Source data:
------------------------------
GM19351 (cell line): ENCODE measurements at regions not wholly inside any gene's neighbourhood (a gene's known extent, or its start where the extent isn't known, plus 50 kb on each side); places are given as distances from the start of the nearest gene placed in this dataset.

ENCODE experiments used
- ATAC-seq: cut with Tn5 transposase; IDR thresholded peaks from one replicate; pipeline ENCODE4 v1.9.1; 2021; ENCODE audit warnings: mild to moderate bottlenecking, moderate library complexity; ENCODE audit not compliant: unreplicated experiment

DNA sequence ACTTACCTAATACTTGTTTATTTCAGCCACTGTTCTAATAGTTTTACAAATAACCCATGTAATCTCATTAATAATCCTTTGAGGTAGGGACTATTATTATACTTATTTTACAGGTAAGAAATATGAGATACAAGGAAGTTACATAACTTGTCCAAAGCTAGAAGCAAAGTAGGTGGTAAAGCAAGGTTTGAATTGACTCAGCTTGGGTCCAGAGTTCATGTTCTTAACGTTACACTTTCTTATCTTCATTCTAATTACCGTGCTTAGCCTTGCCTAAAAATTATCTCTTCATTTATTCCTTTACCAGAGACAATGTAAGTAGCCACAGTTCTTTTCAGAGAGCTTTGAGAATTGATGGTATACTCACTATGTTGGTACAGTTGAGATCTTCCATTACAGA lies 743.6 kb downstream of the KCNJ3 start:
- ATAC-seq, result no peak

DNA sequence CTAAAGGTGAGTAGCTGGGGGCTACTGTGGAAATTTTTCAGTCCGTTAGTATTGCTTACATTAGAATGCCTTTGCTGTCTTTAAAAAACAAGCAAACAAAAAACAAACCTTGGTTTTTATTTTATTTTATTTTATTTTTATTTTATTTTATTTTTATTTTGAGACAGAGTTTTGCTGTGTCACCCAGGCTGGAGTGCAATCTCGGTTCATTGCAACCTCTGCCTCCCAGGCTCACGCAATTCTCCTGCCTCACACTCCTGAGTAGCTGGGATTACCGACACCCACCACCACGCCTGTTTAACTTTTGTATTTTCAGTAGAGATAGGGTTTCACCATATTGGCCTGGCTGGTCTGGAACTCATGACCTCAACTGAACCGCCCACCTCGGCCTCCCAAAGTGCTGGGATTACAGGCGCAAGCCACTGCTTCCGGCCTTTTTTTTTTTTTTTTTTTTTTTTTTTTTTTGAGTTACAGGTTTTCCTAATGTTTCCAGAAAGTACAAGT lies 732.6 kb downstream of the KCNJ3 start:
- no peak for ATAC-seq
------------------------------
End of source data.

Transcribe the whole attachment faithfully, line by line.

GM19351 (cell line): ENCODE measurements at regions not wholly inside any gene's neighbourhood (a gene's known extent, or its start where the extent isn't known, plus 50 kb on each side); places are given as distances from the start of the nearest gene placed in this dataset.

ENCODE experiments used
- ATAC-seq: cut with Tn5 transposase; IDR thresholded peaks from one replicate; pipeline ENCODE4 v1.9.1; 2021; ENCODE audit warnings: mild to moderate bottlenecking, moderate library complexity; ENCODE audit not compliant: unreplicated experiment

DNA sequence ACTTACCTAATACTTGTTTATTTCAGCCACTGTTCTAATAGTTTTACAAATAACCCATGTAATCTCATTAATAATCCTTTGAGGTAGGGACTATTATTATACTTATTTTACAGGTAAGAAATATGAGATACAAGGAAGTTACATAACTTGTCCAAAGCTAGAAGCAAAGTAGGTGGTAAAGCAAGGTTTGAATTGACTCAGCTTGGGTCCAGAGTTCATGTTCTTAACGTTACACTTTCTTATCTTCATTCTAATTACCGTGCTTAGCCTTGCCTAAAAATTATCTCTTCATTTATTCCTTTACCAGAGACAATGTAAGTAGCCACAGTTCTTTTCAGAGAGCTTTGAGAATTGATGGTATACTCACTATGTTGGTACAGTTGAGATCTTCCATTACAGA lies 743.6 kb downstream of the KCNJ3 start:
- ATAC-seq, result no peak

DNA sequence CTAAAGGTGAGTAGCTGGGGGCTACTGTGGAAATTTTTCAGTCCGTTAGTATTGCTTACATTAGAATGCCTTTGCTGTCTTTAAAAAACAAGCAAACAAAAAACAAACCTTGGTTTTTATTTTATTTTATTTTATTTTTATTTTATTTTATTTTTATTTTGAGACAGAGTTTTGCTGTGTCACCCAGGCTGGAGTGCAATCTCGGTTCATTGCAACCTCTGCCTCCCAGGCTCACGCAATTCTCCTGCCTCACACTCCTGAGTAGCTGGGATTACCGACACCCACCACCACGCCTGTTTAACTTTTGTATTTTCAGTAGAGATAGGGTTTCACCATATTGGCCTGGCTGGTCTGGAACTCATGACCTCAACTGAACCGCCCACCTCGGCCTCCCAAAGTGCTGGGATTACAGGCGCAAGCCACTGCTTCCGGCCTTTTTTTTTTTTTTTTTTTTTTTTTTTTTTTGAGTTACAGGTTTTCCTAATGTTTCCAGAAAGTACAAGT lies 732.6 kb downstream of the KCNJ3 start:
- no peak for ATAC-seq